PARIS (Reuters) - France is optimistic it can reach an agreement with Germany on proposals for a euro zone budget and other reform plans by June, with Finance Minister Bruno Le Maire saying it would be “irresponsible” to delay any longer.
Since coming to power a year ago, Macron has made euro zone reform a priority, but his ability to deliver depends on reaching agreement with Germany on the best way forward and convincing the rest of the euro zone to back the ideas.
“The euro zone cannot withstand economic divergences among its member states. It won’t hold together,” Le Maire told reporters late on Monday.
“I think it’s time to dot the i’s,” he said. “It would be irresponsible to wait any longer. History will judge us harshly.”
An adviser to President Emmanuel Macron affirmed the need for Franco-German agreement and said he was optimistic Berlin and Paris would have a common framework to present to other euro zone leaders ahead of a summit in Brussels on June 28-29.
“Our conversations with Germany lead us to be more confident than not,” the adviser told reporters on Tuesday.
When he first laid out his thinking on reforms, Macron talked about creating a sizeable separate budget for the 19 countries that share the single currency, appointing a single finance minister and converting the bloc’s emergency rescue fund into something more akin to a European monetary fund.
German Chancellor Angela Merkel has praised Macron for his ideas, but poured cold water on some of them, especially those that may result in Germany taking on more risk.
In a speech in Aachen, Germany, last week, Macron urged Merkel to drop her “fetish” for fiscal conservatism, which he suggested was standing in the way of progress.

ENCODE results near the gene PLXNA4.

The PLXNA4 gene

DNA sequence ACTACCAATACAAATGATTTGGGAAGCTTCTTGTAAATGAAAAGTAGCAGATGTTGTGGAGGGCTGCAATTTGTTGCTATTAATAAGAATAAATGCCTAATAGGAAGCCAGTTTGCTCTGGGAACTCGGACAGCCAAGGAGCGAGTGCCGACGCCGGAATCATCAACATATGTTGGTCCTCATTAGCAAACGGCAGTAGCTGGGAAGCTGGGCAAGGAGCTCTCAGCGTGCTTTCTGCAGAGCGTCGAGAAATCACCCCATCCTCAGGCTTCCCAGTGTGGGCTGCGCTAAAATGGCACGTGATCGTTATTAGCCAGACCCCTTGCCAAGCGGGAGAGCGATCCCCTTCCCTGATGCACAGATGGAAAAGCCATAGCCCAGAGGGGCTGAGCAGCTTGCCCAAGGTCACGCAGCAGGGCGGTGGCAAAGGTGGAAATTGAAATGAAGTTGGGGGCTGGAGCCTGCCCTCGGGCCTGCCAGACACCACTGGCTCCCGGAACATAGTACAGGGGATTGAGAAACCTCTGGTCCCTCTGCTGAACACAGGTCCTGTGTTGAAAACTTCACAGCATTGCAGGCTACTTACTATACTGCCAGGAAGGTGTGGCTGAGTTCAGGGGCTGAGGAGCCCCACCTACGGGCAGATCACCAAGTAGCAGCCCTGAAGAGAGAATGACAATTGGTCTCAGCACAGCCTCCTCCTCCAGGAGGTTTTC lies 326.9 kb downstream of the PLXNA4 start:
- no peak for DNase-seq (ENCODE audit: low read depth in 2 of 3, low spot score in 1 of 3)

Even if the two can agree a common position on a euro zone budget, it is likely to start as a small facility, not the several points of GDP here Macron suggested last August.
German Finance Minister Olaf Scholz suggested on Tuesday that progress was possible on transforming the European Stability Mechanism, a rescue fund set up during the sovereign debt crisis, into a facility to wind down bad banks.
“We want to develop further towards a European Monetary Fund (not Stability Mechanism). That is important for the future stability of the euro zone,” he said.
That is a different direction to Macron’s proposal, which focuses on turning it into a preventative fund to help member states facing short-term financial difficulties, but does at least indicate a change in its purpose is possible.
As well as the budget issue, the Elysee adviser said France was confident it could reach agreement with Germany on plans for banking union and a stabilisation fund by June.
The proposal for a single euro zone finance minister has effectively been dropped, although Macron maintains it will be necessary in the end as the bloc becomes more integrated.
While it may be possible for Germany and France to agree a joint position, they face an uphill battle to convince other member states that the proposals are worth backing.
The Netherlands, Finland and other countries have expressed reservations about Macron’s plans, saying they go too far and are unnecessary for now.
Reporting by Jean-Baptiste Vey, Yves Clarisse and Michel Rose in Paris and Tom Koerkemeier and Michael Nienaber in Berlin; Writing by Luke Baker; Editing by Kevin Liffey